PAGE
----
The words “cleanse” and “detox” have developed an interesting taboo as of late — especially in a time of both evolving and contradictory information from varying societies, studies, lineages, and cultures.
Aside from detoxing for ego-boosting purposes that serve as a breeding ground for a wide range of body-image issues, I am certain that there is merit to a balanced, cleansing diet based on a person’s own unique needs. The kicker is learning how to implement clean choices into each day in lieu of going from zero to one hundred, which may lead to relapsing into an unsustainable cycle of extremes.
If the liver is overheated, for example, an Ayurvedic protocol may include briefly eliminating heating and clogging foods while also adding in cooling, calming herbs with the hopes of potentially reintroducing problematic foods in the future. Although this is not an absolute fast from eating, it is still detoxifying and can be much more manageable on a day-to-day basis.
The concept of “retox” is also up for debate depending on the circumstance and perception. If we rely on the detox to curb the retox, or dive face-first into a detox with a reward of a retox, then how will we ever be able to accept ourselves just as we are, let alone maintain a mix of both healthy and rule-breaking habits?
The retox/detox activities of the holidays often involve eating at restaurants and shindigs, trips and travel, and unusual sleep patterns or daily routines — all of which can be an incredibly joyous part of the year as we visit with people we may not often see. It can also, however, cause significant physical stress due to airplane time (majorly dehydrating), lack of sleep (generally unbalancing), and eating foods we don’t regularly eat (who can say no to every offer of pie?)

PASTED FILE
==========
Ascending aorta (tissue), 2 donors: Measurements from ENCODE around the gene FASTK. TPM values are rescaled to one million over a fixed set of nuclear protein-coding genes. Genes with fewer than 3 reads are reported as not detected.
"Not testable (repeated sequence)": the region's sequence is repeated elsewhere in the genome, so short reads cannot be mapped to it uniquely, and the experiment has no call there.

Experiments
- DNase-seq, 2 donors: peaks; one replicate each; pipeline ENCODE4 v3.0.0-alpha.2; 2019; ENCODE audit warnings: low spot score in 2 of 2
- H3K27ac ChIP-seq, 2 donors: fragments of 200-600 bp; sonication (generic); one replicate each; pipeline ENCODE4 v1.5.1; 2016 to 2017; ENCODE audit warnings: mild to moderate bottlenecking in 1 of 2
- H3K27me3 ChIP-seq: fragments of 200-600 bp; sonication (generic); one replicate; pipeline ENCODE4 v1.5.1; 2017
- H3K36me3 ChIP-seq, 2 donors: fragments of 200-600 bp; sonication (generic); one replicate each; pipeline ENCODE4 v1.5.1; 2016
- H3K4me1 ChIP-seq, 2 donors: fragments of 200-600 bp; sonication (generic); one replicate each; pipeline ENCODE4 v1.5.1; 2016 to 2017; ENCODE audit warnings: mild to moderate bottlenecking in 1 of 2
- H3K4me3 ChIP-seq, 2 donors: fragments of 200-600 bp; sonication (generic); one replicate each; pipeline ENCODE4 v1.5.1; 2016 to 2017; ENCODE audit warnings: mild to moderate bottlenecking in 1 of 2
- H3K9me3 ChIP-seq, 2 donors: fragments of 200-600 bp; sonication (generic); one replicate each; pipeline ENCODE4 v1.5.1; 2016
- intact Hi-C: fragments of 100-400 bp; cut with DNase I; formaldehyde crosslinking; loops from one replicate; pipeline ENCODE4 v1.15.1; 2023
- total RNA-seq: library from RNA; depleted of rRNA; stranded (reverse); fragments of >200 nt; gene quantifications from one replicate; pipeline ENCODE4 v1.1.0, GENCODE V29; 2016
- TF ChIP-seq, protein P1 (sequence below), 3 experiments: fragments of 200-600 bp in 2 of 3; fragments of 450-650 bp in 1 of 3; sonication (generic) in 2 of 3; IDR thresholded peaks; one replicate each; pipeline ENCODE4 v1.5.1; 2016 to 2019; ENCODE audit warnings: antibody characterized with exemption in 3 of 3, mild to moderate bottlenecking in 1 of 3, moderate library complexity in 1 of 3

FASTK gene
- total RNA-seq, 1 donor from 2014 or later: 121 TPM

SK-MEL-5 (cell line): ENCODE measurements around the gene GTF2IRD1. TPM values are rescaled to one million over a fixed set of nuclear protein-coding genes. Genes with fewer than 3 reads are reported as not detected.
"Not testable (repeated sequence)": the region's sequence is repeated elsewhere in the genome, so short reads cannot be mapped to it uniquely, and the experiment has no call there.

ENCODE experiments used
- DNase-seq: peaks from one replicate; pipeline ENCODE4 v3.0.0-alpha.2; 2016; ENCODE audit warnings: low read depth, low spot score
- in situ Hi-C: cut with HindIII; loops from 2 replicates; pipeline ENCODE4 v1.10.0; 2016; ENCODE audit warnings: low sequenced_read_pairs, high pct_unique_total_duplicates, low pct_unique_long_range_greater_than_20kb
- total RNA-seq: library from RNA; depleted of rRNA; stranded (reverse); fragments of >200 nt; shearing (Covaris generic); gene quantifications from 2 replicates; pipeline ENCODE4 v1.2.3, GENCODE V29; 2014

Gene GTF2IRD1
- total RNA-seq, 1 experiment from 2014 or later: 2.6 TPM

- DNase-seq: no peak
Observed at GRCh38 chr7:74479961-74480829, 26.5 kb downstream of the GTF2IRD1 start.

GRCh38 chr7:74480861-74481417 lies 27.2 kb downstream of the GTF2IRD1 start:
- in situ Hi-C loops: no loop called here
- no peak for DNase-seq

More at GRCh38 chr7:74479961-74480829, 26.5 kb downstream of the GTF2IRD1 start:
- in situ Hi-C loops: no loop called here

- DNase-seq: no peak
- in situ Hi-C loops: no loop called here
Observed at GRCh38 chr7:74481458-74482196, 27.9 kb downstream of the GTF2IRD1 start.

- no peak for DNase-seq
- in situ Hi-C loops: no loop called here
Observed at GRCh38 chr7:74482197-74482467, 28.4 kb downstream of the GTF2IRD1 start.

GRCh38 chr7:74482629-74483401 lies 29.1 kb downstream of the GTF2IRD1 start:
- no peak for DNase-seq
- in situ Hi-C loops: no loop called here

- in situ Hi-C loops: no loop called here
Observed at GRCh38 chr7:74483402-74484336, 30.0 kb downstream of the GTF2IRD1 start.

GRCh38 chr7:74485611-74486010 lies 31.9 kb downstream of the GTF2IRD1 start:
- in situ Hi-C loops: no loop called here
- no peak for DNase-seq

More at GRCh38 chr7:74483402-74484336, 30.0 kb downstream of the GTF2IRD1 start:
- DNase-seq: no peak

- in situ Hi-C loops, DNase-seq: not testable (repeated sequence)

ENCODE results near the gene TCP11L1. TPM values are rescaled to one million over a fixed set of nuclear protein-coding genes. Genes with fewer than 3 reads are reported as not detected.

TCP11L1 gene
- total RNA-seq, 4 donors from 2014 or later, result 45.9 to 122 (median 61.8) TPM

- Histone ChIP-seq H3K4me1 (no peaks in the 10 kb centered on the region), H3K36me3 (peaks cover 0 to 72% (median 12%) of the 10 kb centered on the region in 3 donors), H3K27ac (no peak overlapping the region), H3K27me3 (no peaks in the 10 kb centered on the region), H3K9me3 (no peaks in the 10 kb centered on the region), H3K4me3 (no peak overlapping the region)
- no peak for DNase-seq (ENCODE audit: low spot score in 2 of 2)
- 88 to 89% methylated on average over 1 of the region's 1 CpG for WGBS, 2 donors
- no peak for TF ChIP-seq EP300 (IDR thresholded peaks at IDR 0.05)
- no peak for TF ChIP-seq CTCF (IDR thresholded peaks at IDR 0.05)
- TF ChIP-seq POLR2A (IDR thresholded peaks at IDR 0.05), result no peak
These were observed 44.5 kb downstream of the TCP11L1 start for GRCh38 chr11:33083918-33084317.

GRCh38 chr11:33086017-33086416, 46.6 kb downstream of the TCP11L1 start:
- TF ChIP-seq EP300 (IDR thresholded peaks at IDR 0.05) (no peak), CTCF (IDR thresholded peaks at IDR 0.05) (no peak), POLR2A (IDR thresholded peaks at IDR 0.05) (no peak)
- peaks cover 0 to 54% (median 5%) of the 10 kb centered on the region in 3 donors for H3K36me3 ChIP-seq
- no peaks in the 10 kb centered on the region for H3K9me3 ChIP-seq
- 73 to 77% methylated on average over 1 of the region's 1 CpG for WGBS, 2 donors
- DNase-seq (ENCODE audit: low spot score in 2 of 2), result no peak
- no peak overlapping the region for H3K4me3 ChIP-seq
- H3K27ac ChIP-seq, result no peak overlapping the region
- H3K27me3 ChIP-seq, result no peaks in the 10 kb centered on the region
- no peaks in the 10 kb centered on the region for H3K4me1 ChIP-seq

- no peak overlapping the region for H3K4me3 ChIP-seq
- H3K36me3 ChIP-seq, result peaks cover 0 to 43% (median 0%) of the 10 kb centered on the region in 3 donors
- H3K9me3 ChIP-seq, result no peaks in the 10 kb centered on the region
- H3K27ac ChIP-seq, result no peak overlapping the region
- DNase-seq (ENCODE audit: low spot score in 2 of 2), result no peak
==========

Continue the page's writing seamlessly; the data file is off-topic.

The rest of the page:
To me, a balanced approach spans beyond the plate. It also translates as simple and sustainable practices like getting adequate rest, laughing, maintaining healthy relationships, savoring clean and delicious meals that energize us (chocolate included), dancing, exploring new places and faces, taking care of Mama Earth, and whatever makes us feel awesome long-term — holidays and beyond.
When we set ourselves up with intentions like this, we naturally gravitate toward healthier choices — without the need to obsess over a retox or detox. Suppressing the urge to drink the hot cocoa or eat the cake may wind up resulting in an unnecessary retox, which can lead to an even greater urge to detox. This cycle of extremes can end up being damaging and unsustainable in the long run, on both a physical and mental level.
This time of year does not have to be burdened by an aggressive retox/detox, dieting, travel trauma, or familial issues unless we focus on those problems — ultimately, worrying about it all is useless. If we shift our internal vision and make a clear decision about whatever it is we desire for ourselves and our holiday experience, the more easily and naturally it will unravel. No destructive, hardcore retoxing or detoxing required.
Here are some attainable, holistic, yogic and Ayurvedic-inspired tips to help you find a retox/detox equilibrium this holiday season.